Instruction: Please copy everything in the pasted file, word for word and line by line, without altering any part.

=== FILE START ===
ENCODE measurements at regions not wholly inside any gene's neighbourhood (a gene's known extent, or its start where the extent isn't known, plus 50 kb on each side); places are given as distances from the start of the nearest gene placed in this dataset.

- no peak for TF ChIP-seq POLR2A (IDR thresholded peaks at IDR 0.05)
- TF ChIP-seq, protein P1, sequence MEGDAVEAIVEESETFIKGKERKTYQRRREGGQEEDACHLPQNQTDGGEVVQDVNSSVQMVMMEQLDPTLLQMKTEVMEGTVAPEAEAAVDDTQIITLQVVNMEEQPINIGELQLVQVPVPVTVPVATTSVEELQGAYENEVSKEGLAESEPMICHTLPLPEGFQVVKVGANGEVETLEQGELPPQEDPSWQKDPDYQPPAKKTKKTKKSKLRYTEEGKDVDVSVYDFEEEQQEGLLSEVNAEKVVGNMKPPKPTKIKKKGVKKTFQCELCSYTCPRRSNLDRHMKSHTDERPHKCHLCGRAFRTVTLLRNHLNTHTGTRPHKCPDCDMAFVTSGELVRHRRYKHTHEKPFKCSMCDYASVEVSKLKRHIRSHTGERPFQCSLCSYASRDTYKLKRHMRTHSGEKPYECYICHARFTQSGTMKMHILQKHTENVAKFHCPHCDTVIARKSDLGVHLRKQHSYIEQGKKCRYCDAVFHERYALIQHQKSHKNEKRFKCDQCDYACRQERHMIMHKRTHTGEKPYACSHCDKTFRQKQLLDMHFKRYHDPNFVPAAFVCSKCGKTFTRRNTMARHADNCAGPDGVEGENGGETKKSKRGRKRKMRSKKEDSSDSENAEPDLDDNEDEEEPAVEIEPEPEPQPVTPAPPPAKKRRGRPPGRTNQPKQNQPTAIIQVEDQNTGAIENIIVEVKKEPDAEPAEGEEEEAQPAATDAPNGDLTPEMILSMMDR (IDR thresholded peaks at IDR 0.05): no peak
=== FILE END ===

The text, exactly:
ENCODE measurements at regions not wholly inside any gene's neighbourhood (a gene's known extent, or its start where the extent isn't known, plus 50 kb on each side); places are given as distances from the start of the nearest gene placed in this dataset.

- no peak for TF ChIP-seq POLR2A (IDR thresholded peaks at IDR 0.05)
- TF ChIP-seq, protein P1, sequence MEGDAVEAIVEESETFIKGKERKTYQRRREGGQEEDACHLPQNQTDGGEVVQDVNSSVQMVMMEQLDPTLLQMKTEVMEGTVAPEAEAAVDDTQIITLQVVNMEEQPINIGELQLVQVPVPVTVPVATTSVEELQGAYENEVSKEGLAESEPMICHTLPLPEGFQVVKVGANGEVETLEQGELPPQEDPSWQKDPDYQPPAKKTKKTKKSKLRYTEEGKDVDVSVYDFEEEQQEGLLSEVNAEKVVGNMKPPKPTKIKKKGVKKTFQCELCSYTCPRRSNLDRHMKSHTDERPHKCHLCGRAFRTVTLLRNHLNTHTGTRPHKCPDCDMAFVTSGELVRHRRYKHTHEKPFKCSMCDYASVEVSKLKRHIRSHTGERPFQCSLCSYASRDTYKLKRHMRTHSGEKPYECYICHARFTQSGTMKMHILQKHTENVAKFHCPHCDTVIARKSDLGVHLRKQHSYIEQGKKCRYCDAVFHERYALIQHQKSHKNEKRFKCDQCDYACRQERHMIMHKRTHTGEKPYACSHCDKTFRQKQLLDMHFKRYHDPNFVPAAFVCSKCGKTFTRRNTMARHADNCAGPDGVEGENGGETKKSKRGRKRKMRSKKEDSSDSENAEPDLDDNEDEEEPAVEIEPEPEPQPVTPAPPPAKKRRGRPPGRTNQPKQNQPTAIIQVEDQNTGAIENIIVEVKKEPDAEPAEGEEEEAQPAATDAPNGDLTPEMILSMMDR (IDR thresholded peaks at IDR 0.05): no peak